The form is set to submit to "POST /todo".

On the ToDo listing, we can use "posts" list to access the ToDo items. By writing "{% for post in posts %} ... {% endfor %}", we can set each ToDo item to "post" variable.

"{{ post.body }}" is the Django HTML template format to show the contents of "{{}}". Here, we are accessing "body" property of the "post" object to show the "body" column on the database.

On the "Delete" button, we call "POST /todo/{id}/delete" to delete the specified task.

Creating Model Form

To handle a submitting form, we create a model form class "PostForm".

Create a file "mysite/todo/", and edit like below.


from django import forms

from .models import Post

class PostForm(forms.ModelForm):
    class Meta:
        model = Post
        fields = ('body',)

The "field" property is set for the form fields.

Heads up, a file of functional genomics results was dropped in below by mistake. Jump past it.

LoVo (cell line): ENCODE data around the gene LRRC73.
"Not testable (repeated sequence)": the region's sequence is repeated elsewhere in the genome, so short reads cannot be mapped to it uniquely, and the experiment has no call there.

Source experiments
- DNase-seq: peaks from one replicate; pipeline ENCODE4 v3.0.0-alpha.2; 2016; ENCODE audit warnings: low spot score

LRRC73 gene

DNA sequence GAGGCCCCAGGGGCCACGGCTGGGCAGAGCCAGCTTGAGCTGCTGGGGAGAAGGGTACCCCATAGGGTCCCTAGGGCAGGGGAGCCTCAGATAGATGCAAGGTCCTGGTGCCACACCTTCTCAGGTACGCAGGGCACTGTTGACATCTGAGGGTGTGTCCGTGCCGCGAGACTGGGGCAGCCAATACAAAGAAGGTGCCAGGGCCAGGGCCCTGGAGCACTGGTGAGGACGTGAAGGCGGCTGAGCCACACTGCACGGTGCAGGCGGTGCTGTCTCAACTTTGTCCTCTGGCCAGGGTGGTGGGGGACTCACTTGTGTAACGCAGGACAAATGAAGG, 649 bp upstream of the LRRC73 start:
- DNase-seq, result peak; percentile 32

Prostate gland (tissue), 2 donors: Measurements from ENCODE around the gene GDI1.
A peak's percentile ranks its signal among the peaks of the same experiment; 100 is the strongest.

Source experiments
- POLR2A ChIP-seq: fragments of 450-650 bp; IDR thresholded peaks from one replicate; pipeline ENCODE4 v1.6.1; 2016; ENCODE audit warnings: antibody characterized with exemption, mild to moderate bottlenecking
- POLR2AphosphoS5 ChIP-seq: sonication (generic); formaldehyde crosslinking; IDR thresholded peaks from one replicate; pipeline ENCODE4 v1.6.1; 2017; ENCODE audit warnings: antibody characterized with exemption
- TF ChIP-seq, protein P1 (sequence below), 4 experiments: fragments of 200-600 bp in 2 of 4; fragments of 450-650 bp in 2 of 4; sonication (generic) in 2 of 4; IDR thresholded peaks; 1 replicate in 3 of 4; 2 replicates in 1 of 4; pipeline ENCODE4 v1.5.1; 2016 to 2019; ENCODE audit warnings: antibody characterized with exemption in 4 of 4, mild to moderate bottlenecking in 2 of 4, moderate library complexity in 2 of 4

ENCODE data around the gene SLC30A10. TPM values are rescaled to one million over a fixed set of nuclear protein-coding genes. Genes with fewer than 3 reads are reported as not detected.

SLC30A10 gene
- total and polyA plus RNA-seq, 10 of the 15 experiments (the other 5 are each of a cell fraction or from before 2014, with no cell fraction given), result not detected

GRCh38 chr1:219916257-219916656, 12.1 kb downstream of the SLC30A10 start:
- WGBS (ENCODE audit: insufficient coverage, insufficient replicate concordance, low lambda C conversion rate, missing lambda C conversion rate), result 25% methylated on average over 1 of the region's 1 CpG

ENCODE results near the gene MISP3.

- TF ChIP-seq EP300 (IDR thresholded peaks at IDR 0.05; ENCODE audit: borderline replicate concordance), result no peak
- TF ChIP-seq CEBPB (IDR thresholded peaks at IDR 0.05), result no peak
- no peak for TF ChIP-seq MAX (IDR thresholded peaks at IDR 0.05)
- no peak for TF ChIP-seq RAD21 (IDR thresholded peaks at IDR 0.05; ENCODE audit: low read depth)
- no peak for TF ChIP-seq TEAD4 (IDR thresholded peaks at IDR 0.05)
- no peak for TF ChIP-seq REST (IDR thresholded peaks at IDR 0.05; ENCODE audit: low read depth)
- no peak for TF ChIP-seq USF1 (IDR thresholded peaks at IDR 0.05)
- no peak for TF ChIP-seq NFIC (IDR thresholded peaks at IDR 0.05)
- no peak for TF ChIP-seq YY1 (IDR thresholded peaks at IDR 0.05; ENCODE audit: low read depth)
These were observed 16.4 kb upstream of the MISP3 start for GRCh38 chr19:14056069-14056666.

Run the application

Now, we wrote all the code. Let's see.

Click the browser icon(8000) to open the browser in PaizaCloud.

We see the "ToDo List" page with the empty task.

Let's add or delete the ToDos.


It works! We successfully created the ToDo List application with Django2.0!


With PaizaCloud Cloud IDE, we created a Django2.0 application just in your browser, without installing or setting up any development environments. Now, let's create your own Django application!

With「PaizaCloud Cloud IDE」, you can flexibly and easily develop your web application or server application, and publish it, just in your browser.